Final Fantasy XV takes place on the fictional world of Eos; aside from the capital of Lucis, all the world is dominated by the empire of Niflheim, who seek control of the magical Crystal protected by Lucis's royal family. On the eve of peace negotiations, Niflheim attacks the capital and steals the Crystal. Noctis Lucis Caelum, heir to the Lucian throne, goes on a quest to rescue the Crystal and defeat Niflheim. He later learns his full role as the "True King", destined to use the Crystal's powers to save Eos from eternal darkness. The game shares a thematic connection with Fabula Nova Crystallis Final Fantasy, a subseries of games linked by a common mythos which includes Final Fantasy XIII and Final Fantasy Type-0.

The game's development began in 2006 as a PlayStation 3 spin-off titled Final Fantasy Versus XIII. Tetsuya Nomura served as the original director and character designer. After a development period of six years, it was changed to the next mainline title in the series in 2012; Nomura was replaced as director by Hajime Tabata, and the game shifted to eighth generation platforms. Due to the changes, the story needed to be rewritten and some scenes and characters were repurposed or removed. The setting of Final Fantasy XV was "a fantasy based on reality", with locations and creatures based on elements from the real world.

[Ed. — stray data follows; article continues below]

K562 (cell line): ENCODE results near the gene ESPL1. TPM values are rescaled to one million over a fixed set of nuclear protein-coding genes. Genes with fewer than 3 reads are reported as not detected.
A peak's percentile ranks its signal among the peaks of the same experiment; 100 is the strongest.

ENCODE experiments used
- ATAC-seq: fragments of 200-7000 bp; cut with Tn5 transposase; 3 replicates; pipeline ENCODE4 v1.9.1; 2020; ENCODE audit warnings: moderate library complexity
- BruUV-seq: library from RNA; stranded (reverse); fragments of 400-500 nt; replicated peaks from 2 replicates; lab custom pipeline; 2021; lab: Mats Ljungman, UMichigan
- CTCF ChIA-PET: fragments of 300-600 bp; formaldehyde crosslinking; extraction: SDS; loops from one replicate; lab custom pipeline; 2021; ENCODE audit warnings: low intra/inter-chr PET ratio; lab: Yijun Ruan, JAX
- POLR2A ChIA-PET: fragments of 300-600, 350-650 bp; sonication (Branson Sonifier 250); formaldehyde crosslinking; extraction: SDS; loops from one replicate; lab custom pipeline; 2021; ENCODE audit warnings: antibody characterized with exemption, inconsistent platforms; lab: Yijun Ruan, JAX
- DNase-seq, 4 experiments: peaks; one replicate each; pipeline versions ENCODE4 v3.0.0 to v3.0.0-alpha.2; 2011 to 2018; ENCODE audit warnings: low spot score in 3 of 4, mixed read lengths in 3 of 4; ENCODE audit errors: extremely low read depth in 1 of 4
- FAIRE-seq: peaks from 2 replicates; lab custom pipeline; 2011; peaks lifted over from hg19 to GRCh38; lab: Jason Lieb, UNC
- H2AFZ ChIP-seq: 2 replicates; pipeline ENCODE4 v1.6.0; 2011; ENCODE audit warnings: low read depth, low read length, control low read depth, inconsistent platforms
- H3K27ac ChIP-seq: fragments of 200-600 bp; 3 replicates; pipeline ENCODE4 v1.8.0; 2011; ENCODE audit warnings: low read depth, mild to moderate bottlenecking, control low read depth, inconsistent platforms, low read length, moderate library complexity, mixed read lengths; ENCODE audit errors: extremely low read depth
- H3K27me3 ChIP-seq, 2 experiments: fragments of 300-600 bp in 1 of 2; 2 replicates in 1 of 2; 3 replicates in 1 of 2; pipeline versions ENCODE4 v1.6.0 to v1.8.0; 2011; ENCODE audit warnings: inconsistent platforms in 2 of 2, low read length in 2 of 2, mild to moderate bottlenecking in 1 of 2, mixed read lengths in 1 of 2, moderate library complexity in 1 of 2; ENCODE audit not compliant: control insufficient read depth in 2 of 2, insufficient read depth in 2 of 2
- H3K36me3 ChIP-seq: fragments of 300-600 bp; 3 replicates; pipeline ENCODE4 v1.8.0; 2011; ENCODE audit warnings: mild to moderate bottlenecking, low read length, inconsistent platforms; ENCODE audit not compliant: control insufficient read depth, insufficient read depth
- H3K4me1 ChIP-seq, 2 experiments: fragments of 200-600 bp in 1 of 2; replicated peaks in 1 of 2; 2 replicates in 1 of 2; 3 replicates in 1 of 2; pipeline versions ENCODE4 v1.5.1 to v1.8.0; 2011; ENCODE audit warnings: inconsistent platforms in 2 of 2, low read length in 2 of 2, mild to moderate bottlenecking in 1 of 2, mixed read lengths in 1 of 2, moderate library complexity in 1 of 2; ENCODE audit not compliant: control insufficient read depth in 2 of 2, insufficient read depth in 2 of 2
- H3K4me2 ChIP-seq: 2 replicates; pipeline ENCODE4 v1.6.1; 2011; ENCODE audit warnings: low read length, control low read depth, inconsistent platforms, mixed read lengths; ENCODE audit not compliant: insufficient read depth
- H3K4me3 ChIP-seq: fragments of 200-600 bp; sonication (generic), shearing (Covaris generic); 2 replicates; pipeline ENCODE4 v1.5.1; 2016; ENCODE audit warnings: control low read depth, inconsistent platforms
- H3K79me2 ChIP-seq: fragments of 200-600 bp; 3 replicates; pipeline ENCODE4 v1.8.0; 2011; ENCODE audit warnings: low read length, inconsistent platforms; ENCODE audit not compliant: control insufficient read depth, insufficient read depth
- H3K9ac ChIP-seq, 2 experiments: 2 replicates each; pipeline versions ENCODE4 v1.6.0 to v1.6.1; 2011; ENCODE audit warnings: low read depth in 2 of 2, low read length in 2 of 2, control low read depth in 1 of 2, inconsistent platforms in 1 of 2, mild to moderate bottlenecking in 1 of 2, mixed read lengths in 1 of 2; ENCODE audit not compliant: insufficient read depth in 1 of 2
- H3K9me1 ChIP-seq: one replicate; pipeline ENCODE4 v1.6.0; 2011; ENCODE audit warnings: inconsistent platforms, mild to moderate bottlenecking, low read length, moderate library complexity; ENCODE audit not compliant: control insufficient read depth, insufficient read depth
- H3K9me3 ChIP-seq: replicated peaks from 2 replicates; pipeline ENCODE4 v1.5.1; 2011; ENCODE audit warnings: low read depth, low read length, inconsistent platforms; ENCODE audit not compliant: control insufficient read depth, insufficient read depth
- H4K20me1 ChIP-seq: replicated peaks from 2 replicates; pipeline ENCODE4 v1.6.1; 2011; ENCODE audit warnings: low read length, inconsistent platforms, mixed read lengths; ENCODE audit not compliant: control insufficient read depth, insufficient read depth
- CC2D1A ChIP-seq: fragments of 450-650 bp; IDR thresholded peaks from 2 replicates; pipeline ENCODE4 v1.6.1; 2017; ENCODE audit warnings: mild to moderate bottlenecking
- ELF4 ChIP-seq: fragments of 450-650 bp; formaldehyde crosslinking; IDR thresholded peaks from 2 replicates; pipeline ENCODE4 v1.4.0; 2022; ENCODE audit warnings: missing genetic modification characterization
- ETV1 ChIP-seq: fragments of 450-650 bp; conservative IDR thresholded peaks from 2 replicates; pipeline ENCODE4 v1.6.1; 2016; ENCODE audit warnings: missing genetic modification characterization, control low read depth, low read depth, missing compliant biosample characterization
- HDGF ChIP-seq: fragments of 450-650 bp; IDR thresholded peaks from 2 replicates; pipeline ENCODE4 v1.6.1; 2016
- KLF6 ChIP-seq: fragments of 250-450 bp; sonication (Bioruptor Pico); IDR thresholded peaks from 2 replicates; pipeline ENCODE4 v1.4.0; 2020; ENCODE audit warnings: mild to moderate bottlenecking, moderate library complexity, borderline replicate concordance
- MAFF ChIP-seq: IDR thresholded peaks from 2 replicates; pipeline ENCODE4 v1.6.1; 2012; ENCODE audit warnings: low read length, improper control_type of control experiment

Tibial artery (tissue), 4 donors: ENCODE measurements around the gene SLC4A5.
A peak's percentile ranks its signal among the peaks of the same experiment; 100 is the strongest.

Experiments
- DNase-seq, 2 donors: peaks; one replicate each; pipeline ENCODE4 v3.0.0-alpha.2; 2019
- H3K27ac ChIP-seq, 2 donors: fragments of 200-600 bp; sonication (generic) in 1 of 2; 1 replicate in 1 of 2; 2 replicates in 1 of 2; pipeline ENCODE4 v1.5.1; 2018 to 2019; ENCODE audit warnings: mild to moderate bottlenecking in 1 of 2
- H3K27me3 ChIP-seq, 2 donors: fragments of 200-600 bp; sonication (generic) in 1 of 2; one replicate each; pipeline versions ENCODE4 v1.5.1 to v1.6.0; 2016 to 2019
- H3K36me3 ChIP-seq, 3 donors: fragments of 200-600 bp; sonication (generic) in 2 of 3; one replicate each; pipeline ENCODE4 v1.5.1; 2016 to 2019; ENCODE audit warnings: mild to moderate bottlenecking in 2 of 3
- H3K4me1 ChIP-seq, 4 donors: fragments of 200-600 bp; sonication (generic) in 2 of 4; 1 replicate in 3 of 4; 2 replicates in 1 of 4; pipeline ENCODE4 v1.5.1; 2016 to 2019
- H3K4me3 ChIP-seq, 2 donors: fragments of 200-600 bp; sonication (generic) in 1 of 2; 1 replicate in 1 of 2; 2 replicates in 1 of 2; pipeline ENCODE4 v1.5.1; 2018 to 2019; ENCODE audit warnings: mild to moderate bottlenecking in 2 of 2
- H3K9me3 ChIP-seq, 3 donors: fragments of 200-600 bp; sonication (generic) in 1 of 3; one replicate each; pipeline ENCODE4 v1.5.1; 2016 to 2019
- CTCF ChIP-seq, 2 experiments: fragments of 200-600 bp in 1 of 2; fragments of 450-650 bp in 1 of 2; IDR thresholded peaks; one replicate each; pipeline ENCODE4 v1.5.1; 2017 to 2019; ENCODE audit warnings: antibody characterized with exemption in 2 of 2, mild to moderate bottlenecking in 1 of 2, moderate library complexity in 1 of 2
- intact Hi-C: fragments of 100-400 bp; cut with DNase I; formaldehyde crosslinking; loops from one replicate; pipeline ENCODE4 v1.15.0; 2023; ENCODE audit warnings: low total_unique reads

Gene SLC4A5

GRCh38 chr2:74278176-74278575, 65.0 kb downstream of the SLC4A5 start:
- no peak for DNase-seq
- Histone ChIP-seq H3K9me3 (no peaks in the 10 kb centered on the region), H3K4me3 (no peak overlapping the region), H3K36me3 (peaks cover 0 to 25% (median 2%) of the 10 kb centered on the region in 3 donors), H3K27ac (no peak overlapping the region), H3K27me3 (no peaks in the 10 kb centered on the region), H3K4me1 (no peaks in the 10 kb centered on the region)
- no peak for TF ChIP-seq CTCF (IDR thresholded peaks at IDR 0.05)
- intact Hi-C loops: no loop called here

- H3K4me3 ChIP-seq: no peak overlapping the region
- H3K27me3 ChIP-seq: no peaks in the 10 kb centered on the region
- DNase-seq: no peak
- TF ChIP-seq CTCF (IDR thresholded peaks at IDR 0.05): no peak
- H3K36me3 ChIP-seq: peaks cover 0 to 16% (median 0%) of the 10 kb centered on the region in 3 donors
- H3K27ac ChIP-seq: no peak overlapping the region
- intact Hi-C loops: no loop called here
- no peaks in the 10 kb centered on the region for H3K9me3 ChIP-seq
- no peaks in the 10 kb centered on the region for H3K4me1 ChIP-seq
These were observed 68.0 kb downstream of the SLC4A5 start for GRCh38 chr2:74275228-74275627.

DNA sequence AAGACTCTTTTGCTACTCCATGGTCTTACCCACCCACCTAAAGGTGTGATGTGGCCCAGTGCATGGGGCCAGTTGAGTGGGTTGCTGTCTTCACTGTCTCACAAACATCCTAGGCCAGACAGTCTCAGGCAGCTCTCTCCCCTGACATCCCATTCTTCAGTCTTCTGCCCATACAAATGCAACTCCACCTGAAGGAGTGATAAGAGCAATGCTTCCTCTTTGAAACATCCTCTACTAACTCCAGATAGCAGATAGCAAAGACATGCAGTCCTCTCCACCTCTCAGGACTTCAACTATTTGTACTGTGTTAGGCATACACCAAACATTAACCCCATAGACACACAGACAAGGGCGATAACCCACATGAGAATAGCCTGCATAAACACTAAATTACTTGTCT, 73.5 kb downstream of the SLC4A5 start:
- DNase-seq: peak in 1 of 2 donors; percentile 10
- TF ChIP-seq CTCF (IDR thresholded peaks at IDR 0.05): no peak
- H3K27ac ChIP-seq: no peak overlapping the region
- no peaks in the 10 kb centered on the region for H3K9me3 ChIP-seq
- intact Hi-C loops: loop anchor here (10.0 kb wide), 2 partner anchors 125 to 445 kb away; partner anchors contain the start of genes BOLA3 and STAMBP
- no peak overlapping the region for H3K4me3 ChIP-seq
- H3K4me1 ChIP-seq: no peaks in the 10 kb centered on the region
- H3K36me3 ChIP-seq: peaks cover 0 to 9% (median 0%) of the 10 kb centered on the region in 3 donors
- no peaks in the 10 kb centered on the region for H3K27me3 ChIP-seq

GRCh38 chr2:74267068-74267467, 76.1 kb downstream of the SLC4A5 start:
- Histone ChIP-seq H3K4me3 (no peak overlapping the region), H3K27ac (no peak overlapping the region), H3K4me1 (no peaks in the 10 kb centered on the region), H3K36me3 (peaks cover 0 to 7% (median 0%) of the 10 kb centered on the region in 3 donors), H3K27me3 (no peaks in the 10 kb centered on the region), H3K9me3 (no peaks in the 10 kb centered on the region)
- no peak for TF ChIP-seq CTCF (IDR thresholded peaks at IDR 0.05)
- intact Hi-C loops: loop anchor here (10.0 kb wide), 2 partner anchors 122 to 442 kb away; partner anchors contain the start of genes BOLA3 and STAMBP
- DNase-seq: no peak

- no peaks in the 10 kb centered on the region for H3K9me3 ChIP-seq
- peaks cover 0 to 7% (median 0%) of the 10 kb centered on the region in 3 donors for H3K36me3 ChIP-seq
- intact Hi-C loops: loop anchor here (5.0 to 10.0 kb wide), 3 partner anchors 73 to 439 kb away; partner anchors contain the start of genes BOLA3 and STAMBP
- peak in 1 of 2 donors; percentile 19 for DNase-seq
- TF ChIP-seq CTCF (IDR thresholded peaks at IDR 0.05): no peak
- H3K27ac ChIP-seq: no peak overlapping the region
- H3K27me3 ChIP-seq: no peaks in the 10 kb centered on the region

To supplement the game, Square Enix created a multimedia project called the "Final Fantasy XV Universe", which includes a few spin-off games, as well as an anime series and feature film. Gameplay and story-based DLC is also set for release up until early 2019. Upon release, Final Fantasy XV was well received by journalists. Praise was given for its gameplay, visuals, and emotional weight, while reception towards its story and presentation was mixed. By November 2018, the game had sold over 8.4 million copies worldwide.

George R. R. Martin

George Raymond Richard Martin (born George Raymond Martin; September 20, 1948), also known as GRRM, is an American novelist and short story writer in the fantasy, horror, and science fiction genres, screenwriter, and television producer. He is best known for his series of epic fantasy novels, A Song of Ice and Fire, which was adapted into the HBO series Game of Thrones (2011–present).

In 2005, Lev Grossman of Time called Martin "the American Tolkien", and in 2011, he was included on the annual Time 100 list of the most influential people in the world.

Kingdom Hearts

Kingdom Hearts (Japanese: キングダム ハーツ, Hepburn: Kingudamu Hātsu) is a series of action role-playing games developed and published by Square Enix (originally by Square). It is a collaboration between Disney Interactive and Square Enix, and is under the direction of Tetsuya Nomura, a longtime Square Enix character designer.

Kingdom Hearts is a crossover of various Disney properties based in a fictional universe. The series centers on the main character, Sora, and his journey and experiences with various Disney, Final Fantasy, The World Ends with You and Pixar characters. The heroes of the series clash against the multiple incarnations of the primary antagonist, Xehanort, throughout the series. The Walt Disney Company owns almost all characters and worlds of the Kingdom Hearts franchise.